The difference between the seething realm of Islamic State (IS) and the relatively safe and democratic region of Iraqi Kurdistan is a stark one. Assuming that the combined humanitarian and military reinforcements the West is mustering will repel the threat, what next? If the Kurdish region is to be more than a nation-sized refugee camp and if the West is to salvage any real toehold of security in the Iraq region, Kurdish independence is the only answer.
As well as ensuring its security from IS, the West should support the wresting of Kurdish autonomy from the tangled politics of Baghdad, where oil remains a principal point of contention. Extracting and exporting oil and gas has long been the cause of disputes between the Kurdistan regional government and the central Iraqi government.
The Kurdistan region is home to two large oil fields and produces about 10% of Iraq’s production, with the potential for more. The region is not reliant on Baghdad for processing and exporting its oil – the regional government can independently export oil via the Turkish port of Ceyhan.
This raises eyebrows among regional and international powers who fear the break-up of Iraq. But, while Russia and Europe struggle to find common ground to maintain energy relations and, more importantly, while US energy security is under threat around the world, Kurdistan can effectively improve energy security for the US and its European allies. In return, the Kurds seek international approval for their full independence from Iraq.
Western energy security
US consumption of oil is greater than anywhere else in the world. For its economy to thrive, it needs roughly 20m barrels of oil per day. To meet this, the US produces seven to eight million barrels domestically a day and imports more than 12 million, the majority of which comes from the Middle East. Fossil fuels remain the main source of energy, with alternative sources such as solar, wind, and nuclear power yet to overtake oil and gas.
Current tensions in the Middle East have created an environment in which maintaining reliable energy supplies is ever more elusive. Making matters worse and threatening Western influence in the wider region is the resurgence of Russia as a rival political and economic power, with leverage over the oil-rich countries of the Caucasus. Further exacerbating the situation are complicated relations with Iran, instability across the Middle East, and the emergence of China as a global, oil-guzzling competitor.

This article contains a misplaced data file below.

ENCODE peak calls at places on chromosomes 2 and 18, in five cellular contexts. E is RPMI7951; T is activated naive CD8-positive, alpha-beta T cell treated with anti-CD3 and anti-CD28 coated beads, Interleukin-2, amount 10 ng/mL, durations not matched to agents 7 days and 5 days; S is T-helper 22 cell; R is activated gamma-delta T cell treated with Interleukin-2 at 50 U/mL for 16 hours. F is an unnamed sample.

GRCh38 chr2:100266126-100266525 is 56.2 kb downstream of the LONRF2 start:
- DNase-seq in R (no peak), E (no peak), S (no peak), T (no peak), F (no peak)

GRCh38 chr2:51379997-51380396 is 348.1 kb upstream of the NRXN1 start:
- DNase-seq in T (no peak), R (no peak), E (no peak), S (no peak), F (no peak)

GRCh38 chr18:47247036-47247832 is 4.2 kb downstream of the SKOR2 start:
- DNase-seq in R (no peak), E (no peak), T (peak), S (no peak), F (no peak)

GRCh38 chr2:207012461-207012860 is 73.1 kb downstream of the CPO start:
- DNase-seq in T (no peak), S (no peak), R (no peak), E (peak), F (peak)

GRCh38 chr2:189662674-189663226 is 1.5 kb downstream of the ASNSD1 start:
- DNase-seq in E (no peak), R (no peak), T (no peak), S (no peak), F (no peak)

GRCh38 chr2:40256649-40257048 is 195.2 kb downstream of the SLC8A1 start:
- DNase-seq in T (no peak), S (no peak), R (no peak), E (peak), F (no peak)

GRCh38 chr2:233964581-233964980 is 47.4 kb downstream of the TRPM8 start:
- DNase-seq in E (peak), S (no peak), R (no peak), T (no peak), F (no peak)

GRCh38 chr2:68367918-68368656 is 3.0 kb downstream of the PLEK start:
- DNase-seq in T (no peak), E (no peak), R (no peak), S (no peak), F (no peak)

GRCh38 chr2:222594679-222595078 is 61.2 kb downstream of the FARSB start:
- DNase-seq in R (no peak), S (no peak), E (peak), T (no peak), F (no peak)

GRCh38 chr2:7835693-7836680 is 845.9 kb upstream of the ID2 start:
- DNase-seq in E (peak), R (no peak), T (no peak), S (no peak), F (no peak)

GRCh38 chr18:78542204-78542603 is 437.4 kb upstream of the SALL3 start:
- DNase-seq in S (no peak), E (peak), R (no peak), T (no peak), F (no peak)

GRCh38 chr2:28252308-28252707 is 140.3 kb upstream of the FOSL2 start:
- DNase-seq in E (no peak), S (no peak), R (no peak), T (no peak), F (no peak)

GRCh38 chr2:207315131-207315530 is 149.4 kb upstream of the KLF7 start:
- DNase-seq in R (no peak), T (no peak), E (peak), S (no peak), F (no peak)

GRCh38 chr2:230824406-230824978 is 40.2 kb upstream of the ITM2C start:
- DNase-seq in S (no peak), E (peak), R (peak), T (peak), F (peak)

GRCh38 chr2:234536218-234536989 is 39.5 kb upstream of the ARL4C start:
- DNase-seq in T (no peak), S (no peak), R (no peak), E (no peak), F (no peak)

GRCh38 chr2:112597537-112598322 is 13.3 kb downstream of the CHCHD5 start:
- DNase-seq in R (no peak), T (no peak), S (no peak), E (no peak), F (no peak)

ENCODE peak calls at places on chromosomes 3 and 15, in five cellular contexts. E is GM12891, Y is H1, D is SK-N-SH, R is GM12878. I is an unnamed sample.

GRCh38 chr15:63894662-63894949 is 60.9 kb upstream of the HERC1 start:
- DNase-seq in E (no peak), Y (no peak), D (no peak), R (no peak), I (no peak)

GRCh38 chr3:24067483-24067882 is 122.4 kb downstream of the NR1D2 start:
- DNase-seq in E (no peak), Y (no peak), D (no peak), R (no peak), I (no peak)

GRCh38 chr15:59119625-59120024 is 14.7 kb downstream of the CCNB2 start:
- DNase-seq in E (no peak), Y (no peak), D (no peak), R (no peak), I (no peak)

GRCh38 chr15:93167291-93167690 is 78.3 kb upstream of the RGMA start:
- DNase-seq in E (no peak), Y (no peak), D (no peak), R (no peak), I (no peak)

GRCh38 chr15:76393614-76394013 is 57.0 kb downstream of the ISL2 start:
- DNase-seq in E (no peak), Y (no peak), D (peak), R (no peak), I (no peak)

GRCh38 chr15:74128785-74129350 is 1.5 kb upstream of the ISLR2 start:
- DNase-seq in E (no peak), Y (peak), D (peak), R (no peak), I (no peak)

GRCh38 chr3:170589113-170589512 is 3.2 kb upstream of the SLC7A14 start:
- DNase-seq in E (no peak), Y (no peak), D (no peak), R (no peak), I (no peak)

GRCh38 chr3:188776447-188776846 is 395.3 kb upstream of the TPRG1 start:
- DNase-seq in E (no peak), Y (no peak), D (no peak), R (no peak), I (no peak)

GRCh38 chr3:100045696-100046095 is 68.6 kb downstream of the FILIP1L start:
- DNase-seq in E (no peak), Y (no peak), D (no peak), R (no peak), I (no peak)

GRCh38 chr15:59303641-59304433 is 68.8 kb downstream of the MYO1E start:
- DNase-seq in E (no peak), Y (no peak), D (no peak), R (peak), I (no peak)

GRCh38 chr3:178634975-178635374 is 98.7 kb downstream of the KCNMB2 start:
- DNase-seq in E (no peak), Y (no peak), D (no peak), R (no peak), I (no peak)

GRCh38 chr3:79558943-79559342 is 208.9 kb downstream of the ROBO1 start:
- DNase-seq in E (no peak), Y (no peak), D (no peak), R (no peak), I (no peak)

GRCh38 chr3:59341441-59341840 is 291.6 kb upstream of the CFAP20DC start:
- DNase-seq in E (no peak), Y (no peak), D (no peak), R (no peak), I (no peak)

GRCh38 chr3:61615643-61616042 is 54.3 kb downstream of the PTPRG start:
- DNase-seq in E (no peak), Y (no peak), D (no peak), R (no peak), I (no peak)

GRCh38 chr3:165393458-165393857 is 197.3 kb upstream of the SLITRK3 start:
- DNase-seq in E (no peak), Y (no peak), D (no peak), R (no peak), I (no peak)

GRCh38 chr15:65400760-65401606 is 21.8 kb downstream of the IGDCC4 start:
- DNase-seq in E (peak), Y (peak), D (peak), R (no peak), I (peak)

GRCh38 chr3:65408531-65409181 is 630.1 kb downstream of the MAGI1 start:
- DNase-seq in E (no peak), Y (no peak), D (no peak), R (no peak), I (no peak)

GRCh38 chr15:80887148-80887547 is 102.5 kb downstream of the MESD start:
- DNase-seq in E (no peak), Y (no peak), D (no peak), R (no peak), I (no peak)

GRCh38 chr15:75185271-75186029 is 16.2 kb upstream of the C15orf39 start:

Islamic State threat
The Gulf countries, especially Iraq and Saudi Arabia, are still the major global oil suppliers. But turmoil in Iraq threatens continued oil exports. And, as Iraq’s central government struggles to stand on its own two feet in a volatile country shattered by ethnic and sectarian strife, the Saudis fear their neighbour’s instability will undermine their own.
Following the Iraqi army’s abandonment of the Iraq-Saudi border the Saudis deployed 30,000 soldiers to the area – an indication of how concerned the Saudis are about the menace spilling over from Iraq. If Saudi Arabia loses security and stability, the Gulf States will descend into chaos.
Equally, if Iraq falls, then terrorists can easily unsettle Saudi Arabia and the other Gulf countries. Recently, Houthi militias in Yemen have also pushed towards the Saudi border and pose severe problems for the authorities there. The collapse of the Kingdom of Saudi Arabia is a worst-case scenario.
A genuine friend
Kurdistan is not only well positioned to become a reliable buffer against jihadists in the region, but can also respond to energy shortages the West may face. Its projected production capacity of one million barrels of oil per day can supplement shortfalls in a precarious energy future. By supporting Kurdish independence and bolstering Kurdish-Turkish relations, the West can secure its energy supply, which will be of profound benefit to the global economy as a whole.
The political and security situation in Kurdistan differs from that of the Gulf States. Kurdistan has no connection with terrorist organisations, and the Kurds are the only genuine friend the West has in the region – a friendship that will only be strengthened with mutual military reliance in the present crisis. It is time for the West, for its own sake, to support Kurdish demands for independence.
Tyler Fisher serves on Soran University’s Board of Advisers.
Howri Mansurbeg and Nahro Zagros do not work for, consult to, own shares in or receive funding from any company or organisation that would benefit from this article. They also have no relevant affiliations.